In 1982, at the peak of Pac-Man Fever, Coleco introduced a line of Pac-Man toys, including a half dozen bendable PVC figures based on the game. The characters included Pac-Man, Ms. Pac-Man, Blinky the ghost, Mr. Pac-Man, Mrs. Pac-Man, and – perhaps oddest of all – “Pac-Angel.” Other companies also cashed in, and Midway – Namco’s American licensee for the game – handed out the rights to produce Pac goods like a bunch of dots in a maze.
Coleco had, by this time, already released a nice tabletop LED version of Pac-Man, featuring the original game, a head-to-head version, a variation called Eat & Run, and a demo mode. Not long afterward, this was followed by a similar tabletop version of Ms. Pac-Man.
Coleco was far from the only company to have a license to produce Pac-Man-related toys and other items, however. Everything from plush versions of the character to hand puppets to bedsheets to metal TV trays were made, with someone, somewhere, snatching up the license for everything in between: breakfast cereal, puffy stickers, board games, card games, and even records.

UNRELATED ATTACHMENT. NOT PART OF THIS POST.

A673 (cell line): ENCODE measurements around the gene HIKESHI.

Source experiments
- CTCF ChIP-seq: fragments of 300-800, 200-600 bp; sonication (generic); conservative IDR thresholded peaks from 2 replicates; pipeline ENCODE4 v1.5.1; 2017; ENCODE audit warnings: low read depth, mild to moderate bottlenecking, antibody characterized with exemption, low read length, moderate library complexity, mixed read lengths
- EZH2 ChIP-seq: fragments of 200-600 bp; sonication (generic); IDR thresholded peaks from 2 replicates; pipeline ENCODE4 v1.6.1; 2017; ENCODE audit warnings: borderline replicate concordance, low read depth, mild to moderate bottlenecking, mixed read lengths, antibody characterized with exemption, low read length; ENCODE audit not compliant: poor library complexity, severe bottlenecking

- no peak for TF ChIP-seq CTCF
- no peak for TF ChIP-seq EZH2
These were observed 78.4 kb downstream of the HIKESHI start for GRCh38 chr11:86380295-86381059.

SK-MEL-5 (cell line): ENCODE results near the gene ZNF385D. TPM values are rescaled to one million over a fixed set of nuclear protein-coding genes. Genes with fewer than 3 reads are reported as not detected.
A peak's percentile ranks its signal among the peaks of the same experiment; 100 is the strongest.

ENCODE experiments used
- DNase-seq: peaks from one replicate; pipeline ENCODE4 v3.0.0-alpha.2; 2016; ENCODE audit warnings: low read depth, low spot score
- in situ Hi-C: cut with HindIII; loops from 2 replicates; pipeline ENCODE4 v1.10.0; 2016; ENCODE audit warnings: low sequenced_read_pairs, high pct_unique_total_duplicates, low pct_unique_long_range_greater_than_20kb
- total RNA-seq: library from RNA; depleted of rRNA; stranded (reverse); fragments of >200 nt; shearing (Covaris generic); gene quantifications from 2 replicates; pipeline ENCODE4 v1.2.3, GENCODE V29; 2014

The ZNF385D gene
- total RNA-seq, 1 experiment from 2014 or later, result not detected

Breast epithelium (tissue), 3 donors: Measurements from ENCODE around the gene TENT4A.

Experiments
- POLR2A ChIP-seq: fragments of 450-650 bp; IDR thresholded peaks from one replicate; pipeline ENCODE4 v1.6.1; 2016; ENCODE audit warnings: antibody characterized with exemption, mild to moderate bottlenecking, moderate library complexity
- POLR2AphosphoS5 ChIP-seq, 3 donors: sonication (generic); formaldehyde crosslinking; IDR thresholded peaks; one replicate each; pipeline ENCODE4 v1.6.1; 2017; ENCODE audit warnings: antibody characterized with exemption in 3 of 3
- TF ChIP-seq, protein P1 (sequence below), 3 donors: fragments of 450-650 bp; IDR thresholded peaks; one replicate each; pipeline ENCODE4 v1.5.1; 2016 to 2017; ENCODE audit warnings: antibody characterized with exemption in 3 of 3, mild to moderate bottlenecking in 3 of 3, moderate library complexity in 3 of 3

Kid Stuff’s collection of Pac-Man records were aimed squarely at kids – and, by the sound of things, rather young ones at that. The Adventures of Pac-Man and a “limited edition Pac-Man picture disc” were among the titles, which also included several book-and-record sets such as Baby Pac-Man Goes To The Market.
It’s interesting to note that, unlike most licensed properties today, there was almost no coordination among the various Pac-Man licensees in the early 1980s. The Pac-Man toys had nothing to do with the Pac-Man records or the Pac-Man cartoon, and the appearance of the characters often changed wildly from one manufacturer to the next. Very seldom did any of the Pac-Man products bear any resemblance whatsoever to the characters as originally depicted on the arcade game’s cabinet, either.
Though Pac-Man made a lot of money for its various licensees, the marketability of the game faded quickly. Less-than-spectacular video game spinoffs (such as the nightmarish video-pinball hybrid Baby Pac-Man and Atari’s amazingly disappointing home version of the game), and the decline of the video game industry in general, made the window for profiting off of the Pac properties very slim indeed.